By Jim Schutze
By Rachel Watts
By Lauren Drewes Daniels
By Anna Merlan
By Lee Escobedo
By Eric Nicholson
You just never know. You go to these incredibly boring City Hall meetings in a back room with people mumbling about fill dirt, and you think it is never...ever...EVVVer going to end. And then BAM! The big bomb goes off.
Last week I attended a meeting of the Dallas City Council Trinity River Committee. Why? Because it is my destiny to be bored. Normally I need a quadruple jolt of Starbucks to make it through one of these things. Even then, I have to do things like think about my last visit to the Great Trinity Forest in order to scare myself awake.
But just when I was afraid I might fall asleep and never again achieve consciousness, city council member Angela Hunt took the microphone and ripped the top right off the whole Trinity River Project. Sparks were geysering all over the place.
Go ahead. Tell me I just liked it because she said things I agreed with, but look, Hunt was scoring points way out ahead of anything I have ever said.
Here's the thing about her. Of the entire city council, including past councils with the exception of former member Sandy Greyson, Hunt is the only one who has ever dug deep into these facts on her own hook.
The rest of the council know nada! Including the mayor. Because they want to know nada. Hunt knows todo.
She told the committee the project that voters approved in a bond election nine years ago has been completely hijacked. What was supposed to be a beautiful downtown lake has become a plan for an ugly mud puddle beneath a cloud of exhaust from an expressway that nobody voted for.
"I just want to be very clear," Hunt said. "We are cutting our park that we sold to Dallas residents with sailboats and promenades and trails by one-third to accommodate this toll road."
She grilled city staff on the metastasizing costs: "In February 2005, the toll road cost $690 million. It morphed into $930 million. That's a 35 percent increase."
Now the entire road has to be redesigned because of post-Katrina concerns about damage it might do to the levees that protect downtown from flooding.
"I don't see anything in this briefing about how much the re-engineering will increase the cost of this project," she said. She asked Trinity Project director Rebecca Dugger, "Do we know when we're going to know?"
Dugger, who is always honest, said, "I haven't talked to them yet about cost."
And then Hunt pretty much took their heads off over an issue nobody in the public even knows about yet: Our wonderful City Hall, led by our supposedly environmentally conscious mayor, is secretly hoping that FEMA and the U.S. Army Corps of Engineers will give Dallas a "variance" allowing it to stick with old pre-Katrina regulations—you know, the level of protection that wiped out New Orleans.
You got it. Goes like this: The feds study New Orleans. They figure out what happened. They tell everybody else in America how to avoid it. But they let us stick with the old mistakes. And that's a good thing?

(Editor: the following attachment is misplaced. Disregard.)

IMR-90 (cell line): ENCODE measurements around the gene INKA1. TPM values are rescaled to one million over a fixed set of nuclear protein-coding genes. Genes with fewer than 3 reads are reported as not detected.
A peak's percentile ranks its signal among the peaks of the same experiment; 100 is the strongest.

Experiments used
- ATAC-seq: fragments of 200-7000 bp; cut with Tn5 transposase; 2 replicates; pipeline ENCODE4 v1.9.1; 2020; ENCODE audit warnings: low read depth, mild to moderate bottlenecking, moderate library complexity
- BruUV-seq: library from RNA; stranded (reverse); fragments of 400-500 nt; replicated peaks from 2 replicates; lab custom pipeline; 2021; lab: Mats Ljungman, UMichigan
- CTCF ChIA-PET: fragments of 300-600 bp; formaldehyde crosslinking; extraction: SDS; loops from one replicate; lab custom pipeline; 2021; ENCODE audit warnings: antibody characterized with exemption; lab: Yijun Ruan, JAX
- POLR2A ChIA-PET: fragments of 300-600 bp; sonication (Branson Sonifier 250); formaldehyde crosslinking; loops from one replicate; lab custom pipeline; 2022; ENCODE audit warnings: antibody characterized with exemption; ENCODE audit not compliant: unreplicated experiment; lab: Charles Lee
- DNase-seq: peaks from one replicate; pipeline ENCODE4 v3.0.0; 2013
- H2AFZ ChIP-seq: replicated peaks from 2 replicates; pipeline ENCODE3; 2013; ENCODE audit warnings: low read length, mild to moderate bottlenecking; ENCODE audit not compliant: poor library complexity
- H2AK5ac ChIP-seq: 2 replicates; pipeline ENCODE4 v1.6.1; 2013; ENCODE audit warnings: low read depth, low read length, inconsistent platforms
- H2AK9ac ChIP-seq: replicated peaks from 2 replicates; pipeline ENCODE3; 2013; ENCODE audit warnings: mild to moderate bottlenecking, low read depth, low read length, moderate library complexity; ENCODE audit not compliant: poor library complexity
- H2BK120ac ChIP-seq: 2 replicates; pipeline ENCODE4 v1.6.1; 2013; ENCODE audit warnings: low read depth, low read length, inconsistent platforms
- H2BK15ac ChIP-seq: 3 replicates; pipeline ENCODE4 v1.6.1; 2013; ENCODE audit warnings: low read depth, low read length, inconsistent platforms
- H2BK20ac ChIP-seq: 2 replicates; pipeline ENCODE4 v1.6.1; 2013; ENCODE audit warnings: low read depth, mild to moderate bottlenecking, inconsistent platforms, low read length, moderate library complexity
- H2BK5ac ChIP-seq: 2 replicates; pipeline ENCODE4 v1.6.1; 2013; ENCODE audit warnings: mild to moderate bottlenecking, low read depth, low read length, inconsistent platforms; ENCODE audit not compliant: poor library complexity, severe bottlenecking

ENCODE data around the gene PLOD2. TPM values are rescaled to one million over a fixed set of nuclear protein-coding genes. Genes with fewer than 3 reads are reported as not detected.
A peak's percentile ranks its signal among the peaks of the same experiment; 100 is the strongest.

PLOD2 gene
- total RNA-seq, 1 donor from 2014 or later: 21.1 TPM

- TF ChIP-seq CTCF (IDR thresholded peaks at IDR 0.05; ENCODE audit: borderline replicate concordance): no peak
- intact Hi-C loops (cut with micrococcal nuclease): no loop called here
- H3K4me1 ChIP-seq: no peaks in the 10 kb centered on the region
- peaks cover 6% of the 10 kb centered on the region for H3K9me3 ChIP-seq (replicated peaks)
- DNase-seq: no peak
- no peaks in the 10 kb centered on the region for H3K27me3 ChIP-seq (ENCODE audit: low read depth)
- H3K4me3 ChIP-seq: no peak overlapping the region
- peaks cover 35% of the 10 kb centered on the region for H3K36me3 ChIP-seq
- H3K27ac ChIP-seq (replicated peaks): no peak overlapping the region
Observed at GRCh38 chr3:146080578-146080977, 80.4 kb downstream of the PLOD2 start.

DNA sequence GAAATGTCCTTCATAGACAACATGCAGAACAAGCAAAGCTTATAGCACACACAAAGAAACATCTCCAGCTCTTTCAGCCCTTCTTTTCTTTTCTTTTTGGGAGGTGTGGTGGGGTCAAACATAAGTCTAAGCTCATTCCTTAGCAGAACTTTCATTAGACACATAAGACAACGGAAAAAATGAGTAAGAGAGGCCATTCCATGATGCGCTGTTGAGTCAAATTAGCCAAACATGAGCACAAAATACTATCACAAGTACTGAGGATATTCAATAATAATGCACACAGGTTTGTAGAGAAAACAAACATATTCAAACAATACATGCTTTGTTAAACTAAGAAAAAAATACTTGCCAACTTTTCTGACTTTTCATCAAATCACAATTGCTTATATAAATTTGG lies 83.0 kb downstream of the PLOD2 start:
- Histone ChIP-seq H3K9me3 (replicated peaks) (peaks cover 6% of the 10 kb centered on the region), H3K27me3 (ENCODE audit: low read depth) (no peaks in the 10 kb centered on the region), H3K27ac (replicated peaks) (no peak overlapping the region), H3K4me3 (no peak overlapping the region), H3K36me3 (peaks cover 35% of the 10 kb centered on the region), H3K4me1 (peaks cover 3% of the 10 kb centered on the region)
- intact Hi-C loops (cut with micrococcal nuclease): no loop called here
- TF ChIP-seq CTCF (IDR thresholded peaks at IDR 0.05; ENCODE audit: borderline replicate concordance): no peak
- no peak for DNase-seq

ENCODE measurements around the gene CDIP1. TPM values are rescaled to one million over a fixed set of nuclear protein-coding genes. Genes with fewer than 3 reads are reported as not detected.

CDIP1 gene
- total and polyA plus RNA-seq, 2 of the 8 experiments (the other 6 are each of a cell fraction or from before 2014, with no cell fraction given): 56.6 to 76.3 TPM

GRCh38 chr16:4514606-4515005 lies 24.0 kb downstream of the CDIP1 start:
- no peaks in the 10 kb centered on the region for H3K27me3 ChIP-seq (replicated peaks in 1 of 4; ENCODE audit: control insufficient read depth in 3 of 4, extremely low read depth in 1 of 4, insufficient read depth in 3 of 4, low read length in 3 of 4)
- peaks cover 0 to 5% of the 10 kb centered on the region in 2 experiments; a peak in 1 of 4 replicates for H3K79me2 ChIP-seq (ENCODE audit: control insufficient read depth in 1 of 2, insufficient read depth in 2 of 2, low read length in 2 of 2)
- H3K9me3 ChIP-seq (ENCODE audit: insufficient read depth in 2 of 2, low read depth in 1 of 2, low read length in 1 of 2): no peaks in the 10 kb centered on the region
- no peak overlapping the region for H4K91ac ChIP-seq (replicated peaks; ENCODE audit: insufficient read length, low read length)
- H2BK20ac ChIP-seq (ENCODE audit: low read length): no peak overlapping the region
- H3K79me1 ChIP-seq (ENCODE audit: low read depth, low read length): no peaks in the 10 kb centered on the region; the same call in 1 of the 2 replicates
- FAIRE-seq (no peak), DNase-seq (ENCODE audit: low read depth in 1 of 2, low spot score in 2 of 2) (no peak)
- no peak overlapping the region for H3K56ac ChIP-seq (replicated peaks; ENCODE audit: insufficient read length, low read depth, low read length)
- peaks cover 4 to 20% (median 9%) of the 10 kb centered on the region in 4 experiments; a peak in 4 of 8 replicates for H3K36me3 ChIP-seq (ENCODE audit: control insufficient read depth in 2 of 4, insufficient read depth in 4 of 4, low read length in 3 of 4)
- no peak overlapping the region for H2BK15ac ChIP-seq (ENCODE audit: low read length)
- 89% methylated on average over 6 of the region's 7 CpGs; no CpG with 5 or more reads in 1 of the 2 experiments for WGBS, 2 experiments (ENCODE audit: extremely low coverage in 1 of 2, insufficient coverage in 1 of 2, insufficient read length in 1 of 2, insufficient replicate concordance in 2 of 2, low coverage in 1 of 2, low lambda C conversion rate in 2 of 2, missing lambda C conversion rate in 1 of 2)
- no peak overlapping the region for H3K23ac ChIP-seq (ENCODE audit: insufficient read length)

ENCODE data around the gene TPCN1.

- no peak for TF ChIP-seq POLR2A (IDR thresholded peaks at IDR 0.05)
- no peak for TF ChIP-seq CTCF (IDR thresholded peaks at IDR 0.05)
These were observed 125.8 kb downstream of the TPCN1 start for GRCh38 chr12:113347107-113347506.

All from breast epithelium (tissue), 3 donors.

Hunt went after that one with a ball bat. I was totally awake.
"My question is, number one, has this come before the council or is this going to come before the council, because I think we as a city should say whether or not we support having the pre-Katrina guidelines. I sure want the post-Katrina guidelines for a levee."
"It looks like they're covering their butts," he said.
Assistant City Manager Jill Jordan had suggested maybe some of the feds just aren't too bright. "The Corps doesn't seem to understand," she said. Picking up Oakley's theme, she suggested the dumb feds are trying to make Dallas pay for something that happened way far away in whole 'nother state.
"It's an interesting kind of a situation," Jordan told the committee, "in which the Corps is trying to respond to something that happened elsewhere [New Orleans], and we're trying to do something completely different here."
We don't think of Dallas as flood-prone like New Orleans. But it is. The Trinity River drains an immense area, and it is aimed straight at downtown like a gun.
"I think we as a city should speak loudly and clearly," Hunt said, "on the fact that we do not want to use pre-Katrina safety regulations. We want to use post-Katrina guidelines. Why would we set ourselves up for anything like that? It doesn't make sense."
And at this point, I'm guessing a lot of this doesn't make sense to you either. What's with the road? What does the road have to do with floods? Or having a lake down there? I'll get to that. But first let me make one tiny observation:
In these small meetings, when the council members are all eyeball-to-eyeball and toe-to-toe and hardly anyone from the public is watching, it's really hard for one of them to stand up that way. The ruling etiquette is from high school. The minute Hunt started to talk, Oakley scrunched up his shoulders and rolled his eyes at the others, doing his "Angela is SOOO uncool!" thing. The rest of them sort of ducked and smiled back at him.
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